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Japan is known for its rich and unique culture, and its literature is no exception. Japanese authors have produced some of the most captivating and thought-provoking works of literature that have captivated readers around the world. From classics to modern works, there is something for everyone to discover in Japanese literature.

In this blog post, we will introduce 10 great books by Japanese authors that you may not have heard of yet, but definitely should add to your reading list.

Before the Coffee Gets Cold by Toshikazu Kawaguchi

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In Tokyo’s quaint alleyway, stands a cafe that has catered to the locals for over a century. However, this cafe is no ordinary establishment. It offers its customers a unique experience: the chance to travel back in time.

In the novel, “Before the Coffee Gets Cold,” we meet four characters, each hoping to utilize the time-traveling service provided by the cafe, specifically to bid farewell to their departed loved ones. However, embarking on this journey comes with its risks and repercussions. Travelers must occupy a specific seat, refrain from leaving the cafe, and return before their cup of coffee turns cold.

Chronicle of My Mother by Yasushi Inoue


Yasushi Inoue, a Japanese writer and journalist, recounts his mother’s gradual mental decline and her final nine years of life through three literary works in this novel. In vivid detail, Inoue depicts how his mother regresses into childhood, gradually losing her memories of her life and loved ones.

This poignant story is a timeless reminder of the bitter reality that every individual must face: the painful experience of watching their loved ones’ lives slip away.

Goodreads: “It is a story as old as the world itself.”

Strange Weather in Tokyo by Hiromi Kawakami

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At a local bar, Tsukiko, a thirty-seven-year-old single woman, meet an elegant and reclusive man twice her age, who she quickly recognizes as her former Japanese teacher from high school. As they renew their acquaintance, they find that they share mutual interests and begin to spend time together, sharing meals and engaging in deep conversations. As they continue to meet, their bond strengthens, and they develop a deep affection for each other through small gestures and shared experiences.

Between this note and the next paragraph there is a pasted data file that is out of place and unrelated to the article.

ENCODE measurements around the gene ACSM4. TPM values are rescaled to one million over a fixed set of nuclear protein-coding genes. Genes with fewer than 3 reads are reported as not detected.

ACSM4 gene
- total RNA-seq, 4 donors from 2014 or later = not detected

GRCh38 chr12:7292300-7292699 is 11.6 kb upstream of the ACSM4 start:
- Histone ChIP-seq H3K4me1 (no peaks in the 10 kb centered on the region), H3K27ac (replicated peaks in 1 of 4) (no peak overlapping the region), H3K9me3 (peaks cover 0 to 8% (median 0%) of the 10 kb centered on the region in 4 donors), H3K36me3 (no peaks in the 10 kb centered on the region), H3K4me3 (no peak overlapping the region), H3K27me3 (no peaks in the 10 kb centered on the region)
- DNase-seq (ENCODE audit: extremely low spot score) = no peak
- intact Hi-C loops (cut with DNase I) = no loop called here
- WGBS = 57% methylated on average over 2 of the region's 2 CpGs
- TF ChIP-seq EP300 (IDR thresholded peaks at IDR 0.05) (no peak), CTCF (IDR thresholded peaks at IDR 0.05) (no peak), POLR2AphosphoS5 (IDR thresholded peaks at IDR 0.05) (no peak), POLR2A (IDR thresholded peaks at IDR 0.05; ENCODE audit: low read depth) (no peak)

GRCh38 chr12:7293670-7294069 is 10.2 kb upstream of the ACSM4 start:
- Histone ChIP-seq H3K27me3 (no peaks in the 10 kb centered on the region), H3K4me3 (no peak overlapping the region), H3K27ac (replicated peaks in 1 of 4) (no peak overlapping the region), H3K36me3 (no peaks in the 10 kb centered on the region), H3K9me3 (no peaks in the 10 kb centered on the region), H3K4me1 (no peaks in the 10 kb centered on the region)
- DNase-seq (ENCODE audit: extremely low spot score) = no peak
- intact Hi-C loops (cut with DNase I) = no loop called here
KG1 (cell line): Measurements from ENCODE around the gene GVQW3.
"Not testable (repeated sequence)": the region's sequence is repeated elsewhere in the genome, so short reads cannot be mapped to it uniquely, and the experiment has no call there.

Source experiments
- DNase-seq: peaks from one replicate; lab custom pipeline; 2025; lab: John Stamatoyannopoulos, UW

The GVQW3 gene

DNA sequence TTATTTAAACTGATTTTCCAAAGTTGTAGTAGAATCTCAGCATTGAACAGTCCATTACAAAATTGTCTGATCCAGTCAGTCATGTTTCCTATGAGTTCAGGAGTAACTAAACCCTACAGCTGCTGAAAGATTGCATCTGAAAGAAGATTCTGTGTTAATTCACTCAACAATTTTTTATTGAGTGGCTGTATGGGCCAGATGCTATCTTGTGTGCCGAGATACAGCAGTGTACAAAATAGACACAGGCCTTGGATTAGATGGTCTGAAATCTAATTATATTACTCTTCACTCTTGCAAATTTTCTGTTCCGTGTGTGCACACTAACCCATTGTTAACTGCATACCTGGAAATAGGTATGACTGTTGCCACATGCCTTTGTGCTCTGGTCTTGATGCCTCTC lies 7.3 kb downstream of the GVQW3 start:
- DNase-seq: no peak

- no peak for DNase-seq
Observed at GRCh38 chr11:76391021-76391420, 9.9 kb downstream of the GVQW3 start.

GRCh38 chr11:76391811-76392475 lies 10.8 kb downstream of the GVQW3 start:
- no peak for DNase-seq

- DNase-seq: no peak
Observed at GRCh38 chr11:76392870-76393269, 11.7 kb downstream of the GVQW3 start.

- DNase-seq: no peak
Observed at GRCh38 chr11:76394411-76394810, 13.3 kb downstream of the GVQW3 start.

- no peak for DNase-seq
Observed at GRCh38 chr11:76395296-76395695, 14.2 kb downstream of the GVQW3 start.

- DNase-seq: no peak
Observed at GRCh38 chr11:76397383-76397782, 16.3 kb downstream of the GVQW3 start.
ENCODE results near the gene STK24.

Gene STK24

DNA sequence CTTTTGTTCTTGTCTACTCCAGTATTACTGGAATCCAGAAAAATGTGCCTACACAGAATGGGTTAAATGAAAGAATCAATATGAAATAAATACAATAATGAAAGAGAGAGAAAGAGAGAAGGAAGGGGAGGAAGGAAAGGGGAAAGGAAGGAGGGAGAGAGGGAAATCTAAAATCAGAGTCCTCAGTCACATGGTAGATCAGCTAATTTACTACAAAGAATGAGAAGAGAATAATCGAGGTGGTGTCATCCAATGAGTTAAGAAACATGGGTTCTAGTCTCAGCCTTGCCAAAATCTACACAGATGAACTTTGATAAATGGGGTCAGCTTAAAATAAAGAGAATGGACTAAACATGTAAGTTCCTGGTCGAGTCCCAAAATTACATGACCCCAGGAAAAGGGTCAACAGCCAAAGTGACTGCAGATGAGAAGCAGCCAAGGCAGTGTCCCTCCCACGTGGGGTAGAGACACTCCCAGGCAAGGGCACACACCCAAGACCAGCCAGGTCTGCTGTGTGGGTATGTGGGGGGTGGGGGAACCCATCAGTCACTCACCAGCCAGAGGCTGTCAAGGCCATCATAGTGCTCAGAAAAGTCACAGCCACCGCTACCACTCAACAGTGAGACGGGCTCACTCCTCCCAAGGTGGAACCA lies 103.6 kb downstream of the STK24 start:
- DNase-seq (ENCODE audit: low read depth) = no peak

This novel is a beautiful portrayal of the transformative power of love and human connection. Through the lens of a story about two individuals overcoming loneliness, the narrative showcases how love defies age and transcends time.

Norwegian Wood by Haruki Murakami

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This novel is a nostalgic story about loss and sexuality.

The story is narrated by its protagonist, Toru Watanabe, who evokes the time when he entered university and lived in Tokyo. Through his memories, the reader witnesses the development of his relationships with two very different women: Naoko, a girl with a turbulent emotional life; and Midori, the sociable and lively one.

The story takes place in Tokyo in the late 1960s, a historical moment when Japanese students, like many others in different countries, were involved in protests against the established order. These protests are the backdrop against which the novel takes place.